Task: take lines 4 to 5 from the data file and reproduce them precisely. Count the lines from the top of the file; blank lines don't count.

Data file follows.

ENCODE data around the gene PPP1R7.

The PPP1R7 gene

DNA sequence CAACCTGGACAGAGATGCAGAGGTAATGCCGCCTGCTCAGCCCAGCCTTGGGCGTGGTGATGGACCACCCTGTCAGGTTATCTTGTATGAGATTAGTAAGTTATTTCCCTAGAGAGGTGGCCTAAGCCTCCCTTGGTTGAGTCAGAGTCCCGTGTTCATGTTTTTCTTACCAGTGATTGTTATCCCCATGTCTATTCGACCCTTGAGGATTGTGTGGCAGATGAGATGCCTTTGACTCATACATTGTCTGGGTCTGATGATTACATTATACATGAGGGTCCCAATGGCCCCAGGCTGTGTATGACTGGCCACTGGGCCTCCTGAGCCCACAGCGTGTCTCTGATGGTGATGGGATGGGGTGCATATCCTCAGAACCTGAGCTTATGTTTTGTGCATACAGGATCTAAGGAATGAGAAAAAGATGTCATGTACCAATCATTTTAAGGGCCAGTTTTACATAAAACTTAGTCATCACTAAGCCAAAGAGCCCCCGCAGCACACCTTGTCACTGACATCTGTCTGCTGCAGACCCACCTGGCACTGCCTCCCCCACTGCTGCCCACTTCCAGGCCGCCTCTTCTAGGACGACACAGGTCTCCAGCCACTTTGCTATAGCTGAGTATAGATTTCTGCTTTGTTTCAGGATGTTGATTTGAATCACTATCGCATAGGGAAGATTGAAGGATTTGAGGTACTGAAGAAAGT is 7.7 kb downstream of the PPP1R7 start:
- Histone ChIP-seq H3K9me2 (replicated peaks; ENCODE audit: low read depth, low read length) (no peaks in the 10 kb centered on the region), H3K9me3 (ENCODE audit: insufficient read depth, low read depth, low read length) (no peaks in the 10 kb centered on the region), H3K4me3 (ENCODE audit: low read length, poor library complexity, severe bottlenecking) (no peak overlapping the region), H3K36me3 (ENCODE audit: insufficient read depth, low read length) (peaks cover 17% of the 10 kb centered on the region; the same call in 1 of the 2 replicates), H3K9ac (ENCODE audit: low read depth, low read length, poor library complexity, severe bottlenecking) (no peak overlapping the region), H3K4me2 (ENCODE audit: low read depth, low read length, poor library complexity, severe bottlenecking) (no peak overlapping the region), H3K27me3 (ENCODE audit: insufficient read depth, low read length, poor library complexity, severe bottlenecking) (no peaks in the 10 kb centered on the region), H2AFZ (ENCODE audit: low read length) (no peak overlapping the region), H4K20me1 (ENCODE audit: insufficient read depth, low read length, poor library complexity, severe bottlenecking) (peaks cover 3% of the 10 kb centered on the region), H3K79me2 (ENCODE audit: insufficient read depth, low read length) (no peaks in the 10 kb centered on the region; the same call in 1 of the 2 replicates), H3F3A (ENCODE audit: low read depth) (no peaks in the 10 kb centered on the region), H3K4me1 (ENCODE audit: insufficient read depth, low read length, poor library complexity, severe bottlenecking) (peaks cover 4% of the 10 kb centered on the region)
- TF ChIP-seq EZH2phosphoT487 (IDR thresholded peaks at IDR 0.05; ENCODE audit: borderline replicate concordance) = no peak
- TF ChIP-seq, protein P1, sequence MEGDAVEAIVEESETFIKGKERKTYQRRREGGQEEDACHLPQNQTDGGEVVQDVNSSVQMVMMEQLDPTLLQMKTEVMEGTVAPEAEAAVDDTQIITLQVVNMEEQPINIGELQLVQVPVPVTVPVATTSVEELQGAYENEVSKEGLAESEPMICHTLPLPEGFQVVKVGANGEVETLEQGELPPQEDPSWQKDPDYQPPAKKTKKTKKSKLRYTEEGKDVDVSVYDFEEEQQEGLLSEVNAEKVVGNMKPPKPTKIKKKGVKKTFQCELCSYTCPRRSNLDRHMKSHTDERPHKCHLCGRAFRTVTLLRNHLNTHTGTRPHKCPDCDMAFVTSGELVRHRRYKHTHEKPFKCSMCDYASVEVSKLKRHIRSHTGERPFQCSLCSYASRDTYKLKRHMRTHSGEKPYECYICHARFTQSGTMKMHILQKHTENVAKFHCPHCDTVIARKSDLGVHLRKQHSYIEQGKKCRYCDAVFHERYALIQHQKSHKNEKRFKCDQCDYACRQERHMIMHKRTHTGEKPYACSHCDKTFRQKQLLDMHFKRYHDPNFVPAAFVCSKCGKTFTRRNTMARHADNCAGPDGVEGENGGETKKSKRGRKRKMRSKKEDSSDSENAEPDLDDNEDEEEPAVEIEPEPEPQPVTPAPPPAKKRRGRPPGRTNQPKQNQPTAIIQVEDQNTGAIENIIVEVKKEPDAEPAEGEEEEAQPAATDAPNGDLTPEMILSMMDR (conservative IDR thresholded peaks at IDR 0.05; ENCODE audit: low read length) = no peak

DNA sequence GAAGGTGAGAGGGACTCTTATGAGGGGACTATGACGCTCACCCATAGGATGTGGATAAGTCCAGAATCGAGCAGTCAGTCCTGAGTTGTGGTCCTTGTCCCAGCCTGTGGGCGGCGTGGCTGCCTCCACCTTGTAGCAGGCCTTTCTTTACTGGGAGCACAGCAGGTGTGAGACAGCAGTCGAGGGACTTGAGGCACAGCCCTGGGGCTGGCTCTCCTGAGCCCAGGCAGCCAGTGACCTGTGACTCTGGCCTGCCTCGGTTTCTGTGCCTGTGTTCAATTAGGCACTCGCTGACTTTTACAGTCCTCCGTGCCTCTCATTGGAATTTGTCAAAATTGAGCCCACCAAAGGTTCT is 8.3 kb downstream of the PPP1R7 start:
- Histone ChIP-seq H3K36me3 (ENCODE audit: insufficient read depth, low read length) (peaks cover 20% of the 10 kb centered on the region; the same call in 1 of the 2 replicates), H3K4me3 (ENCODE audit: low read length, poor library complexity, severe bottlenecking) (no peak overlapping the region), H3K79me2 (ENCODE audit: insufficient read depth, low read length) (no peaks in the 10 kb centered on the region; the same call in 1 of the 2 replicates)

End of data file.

- Histone ChIP-seq H3K9me2 (replicated peaks; ENCODE audit: low read depth, low read length) (no peaks in the 10 kb centered on the region), H3K9me3 (ENCODE audit: insufficient read depth, low read depth, low read length) (no peaks in the 10 kb centered on the region), H3K4me3 (ENCODE audit: low read length, poor library complexity, severe bottlenecking) (no peak overlapping the region), H3K36me3 (ENCODE audit: insufficient read depth, low read length) (peaks cover 17% of the 10 kb centered on the region; the same call in 1 of the 2 replicates), H3K9ac (ENCODE audit: low read depth, low read length, poor library complexity, severe bottlenecking) (no peak overlapping the region), H3K4me2 (ENCODE audit: low read depth, low read length, poor library complexity, severe bottlenecking) (no peak overlapping the region), H3K27me3 (ENCODE audit: insufficient read depth, low read length, poor library complexity, severe bottlenecking) (no peaks in the 10 kb centered on the region), H2AFZ (ENCODE audit: low read length) (no peak overlapping the region), H4K20me1 (ENCODE audit: insufficient read depth, low read length, poor library complexity, severe bottlenecking) (peaks cover 3% of the 10 kb centered on the region), H3K79me2 (ENCODE audit: insufficient read depth, low read length) (no peaks in the 10 kb centered on the region; the same call in 1 of the 2 replicates), H3F3A (ENCODE audit: low read depth) (no peaks in the 10 kb centered on the region), H3K4me1 (ENCODE audit: insufficient read depth, low read length, poor library complexity, severe bottlenecking) (peaks cover 4% of the 10 kb centered on the region)
- TF ChIP-seq EZH2phosphoT487 (IDR thresholded peaks at IDR 0.05; ENCODE audit: borderline replicate concordance) = no peak